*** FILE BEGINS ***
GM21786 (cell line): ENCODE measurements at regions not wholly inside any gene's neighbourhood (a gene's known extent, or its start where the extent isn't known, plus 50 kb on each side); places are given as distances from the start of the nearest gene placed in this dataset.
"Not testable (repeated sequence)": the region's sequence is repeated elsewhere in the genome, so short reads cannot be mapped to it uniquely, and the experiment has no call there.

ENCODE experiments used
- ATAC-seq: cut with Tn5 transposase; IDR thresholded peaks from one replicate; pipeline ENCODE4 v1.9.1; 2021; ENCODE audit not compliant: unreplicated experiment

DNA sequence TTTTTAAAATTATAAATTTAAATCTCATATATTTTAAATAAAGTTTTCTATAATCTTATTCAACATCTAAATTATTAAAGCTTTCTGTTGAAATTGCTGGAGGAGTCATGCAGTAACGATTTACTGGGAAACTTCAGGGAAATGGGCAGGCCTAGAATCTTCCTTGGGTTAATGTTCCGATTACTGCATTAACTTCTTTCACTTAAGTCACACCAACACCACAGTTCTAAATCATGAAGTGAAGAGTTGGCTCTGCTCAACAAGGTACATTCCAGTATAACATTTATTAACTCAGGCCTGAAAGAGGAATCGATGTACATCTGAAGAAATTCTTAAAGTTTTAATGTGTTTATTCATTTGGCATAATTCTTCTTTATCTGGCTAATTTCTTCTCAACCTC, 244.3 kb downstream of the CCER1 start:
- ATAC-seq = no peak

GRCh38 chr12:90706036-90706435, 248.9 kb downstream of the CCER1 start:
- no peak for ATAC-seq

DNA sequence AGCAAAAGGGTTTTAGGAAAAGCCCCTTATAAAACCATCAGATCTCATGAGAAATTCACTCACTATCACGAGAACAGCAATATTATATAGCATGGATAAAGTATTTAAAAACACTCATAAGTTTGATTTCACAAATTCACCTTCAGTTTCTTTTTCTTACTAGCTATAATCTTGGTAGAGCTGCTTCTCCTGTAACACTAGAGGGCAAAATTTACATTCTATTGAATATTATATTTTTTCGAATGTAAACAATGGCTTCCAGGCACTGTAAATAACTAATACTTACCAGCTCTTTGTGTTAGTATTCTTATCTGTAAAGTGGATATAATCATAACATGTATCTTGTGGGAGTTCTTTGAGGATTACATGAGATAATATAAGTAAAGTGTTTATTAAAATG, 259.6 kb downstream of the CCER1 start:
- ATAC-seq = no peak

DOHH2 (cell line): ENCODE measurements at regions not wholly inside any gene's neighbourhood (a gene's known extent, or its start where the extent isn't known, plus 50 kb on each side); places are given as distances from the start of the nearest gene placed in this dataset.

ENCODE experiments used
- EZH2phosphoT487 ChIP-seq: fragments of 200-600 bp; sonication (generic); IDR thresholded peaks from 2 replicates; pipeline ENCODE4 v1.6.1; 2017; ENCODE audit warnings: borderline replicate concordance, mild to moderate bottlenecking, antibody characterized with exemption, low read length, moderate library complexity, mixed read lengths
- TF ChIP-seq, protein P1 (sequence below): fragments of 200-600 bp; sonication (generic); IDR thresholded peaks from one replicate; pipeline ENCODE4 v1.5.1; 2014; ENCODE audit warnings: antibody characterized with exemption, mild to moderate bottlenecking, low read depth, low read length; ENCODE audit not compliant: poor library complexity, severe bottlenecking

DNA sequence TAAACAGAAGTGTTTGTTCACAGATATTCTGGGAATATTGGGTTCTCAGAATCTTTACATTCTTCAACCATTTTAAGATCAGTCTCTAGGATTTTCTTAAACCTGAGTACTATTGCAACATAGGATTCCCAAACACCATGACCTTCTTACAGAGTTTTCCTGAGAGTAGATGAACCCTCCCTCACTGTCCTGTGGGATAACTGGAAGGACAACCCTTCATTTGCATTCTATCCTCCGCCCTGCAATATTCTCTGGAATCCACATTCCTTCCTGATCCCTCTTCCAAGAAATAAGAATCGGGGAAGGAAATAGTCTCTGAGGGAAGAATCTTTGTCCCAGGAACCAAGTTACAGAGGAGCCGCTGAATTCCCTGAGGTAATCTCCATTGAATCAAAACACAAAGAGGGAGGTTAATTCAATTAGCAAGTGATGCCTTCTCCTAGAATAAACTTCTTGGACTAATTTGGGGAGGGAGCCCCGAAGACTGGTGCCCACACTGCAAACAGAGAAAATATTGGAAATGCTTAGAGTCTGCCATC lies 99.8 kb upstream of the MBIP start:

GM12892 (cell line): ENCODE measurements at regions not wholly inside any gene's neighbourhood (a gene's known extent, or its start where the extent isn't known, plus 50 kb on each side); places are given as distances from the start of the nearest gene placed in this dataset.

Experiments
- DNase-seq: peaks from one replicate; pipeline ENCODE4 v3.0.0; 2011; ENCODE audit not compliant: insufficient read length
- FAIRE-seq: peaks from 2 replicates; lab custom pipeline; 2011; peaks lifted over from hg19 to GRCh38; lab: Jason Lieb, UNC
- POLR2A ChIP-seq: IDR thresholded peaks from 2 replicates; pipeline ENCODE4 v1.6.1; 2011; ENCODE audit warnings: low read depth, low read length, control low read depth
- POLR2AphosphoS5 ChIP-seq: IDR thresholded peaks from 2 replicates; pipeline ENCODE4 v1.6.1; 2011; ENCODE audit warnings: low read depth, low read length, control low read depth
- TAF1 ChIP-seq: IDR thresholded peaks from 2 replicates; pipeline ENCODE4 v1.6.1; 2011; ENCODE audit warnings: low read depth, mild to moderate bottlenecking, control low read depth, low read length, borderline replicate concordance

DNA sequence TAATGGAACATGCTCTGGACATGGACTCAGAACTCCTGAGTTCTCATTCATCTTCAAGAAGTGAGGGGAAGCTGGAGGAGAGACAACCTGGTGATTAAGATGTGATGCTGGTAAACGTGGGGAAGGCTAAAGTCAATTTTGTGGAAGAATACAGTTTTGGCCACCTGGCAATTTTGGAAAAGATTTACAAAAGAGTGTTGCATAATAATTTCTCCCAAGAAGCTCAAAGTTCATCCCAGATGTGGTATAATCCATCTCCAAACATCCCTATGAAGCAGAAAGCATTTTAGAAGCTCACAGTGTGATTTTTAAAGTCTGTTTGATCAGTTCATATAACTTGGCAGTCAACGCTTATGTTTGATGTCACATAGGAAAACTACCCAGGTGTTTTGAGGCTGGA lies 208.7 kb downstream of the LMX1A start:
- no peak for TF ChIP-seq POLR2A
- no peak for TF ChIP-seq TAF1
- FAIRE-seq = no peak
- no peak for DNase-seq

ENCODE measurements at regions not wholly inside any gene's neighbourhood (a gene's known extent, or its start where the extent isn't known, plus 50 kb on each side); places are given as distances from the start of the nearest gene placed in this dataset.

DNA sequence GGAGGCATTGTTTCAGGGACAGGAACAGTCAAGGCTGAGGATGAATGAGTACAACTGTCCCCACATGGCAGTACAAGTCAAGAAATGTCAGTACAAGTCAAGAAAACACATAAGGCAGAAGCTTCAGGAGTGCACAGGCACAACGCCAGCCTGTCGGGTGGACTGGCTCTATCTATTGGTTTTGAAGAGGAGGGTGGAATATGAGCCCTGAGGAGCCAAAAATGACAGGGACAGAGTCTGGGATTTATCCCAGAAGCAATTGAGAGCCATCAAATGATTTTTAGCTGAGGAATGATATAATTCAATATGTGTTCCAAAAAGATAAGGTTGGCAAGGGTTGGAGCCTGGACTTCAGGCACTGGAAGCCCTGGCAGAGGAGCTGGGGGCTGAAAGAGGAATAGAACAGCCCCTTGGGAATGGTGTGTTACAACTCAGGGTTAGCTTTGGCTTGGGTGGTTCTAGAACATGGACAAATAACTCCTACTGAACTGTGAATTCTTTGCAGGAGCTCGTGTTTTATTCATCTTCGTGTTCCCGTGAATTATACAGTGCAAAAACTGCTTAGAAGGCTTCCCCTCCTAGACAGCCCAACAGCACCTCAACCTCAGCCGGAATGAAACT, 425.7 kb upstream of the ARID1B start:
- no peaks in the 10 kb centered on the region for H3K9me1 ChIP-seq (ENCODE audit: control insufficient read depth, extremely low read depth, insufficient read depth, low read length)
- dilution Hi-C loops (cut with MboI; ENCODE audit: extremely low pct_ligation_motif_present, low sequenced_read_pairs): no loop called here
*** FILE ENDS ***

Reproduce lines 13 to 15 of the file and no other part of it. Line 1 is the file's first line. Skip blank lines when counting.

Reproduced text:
- EZH2phosphoT487 ChIP-seq: fragments of 200-600 bp; sonication (generic); IDR thresholded peaks from 2 replicates; pipeline ENCODE4 v1.6.1; 2017; ENCODE audit warnings: borderline replicate concordance, mild to moderate bottlenecking, antibody characterized with exemption, low read length, moderate library complexity, mixed read lengths
- TF ChIP-seq, protein P1 (sequence below): fragments of 200-600 bp; sonication (generic); IDR thresholded peaks from one replicate; pipeline ENCODE4 v1.5.1; 2014; ENCODE audit warnings: antibody characterized with exemption, mild to moderate bottlenecking, low read depth, low read length; ENCODE audit not compliant: poor library complexity, severe bottlenecking

DNA sequence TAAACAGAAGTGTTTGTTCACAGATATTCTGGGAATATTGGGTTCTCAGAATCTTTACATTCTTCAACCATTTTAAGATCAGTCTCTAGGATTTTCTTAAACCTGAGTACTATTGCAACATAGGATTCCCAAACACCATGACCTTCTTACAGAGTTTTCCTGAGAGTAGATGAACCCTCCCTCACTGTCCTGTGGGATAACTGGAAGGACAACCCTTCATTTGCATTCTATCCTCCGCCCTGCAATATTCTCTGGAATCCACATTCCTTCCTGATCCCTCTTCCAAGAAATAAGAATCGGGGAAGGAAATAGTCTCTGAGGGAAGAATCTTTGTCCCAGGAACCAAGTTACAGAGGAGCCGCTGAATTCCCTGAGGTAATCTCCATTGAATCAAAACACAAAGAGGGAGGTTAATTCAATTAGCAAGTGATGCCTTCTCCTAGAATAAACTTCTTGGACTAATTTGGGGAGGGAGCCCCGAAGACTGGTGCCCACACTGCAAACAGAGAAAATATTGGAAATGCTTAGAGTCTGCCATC lies 99.8 kb upstream of the MBIP start: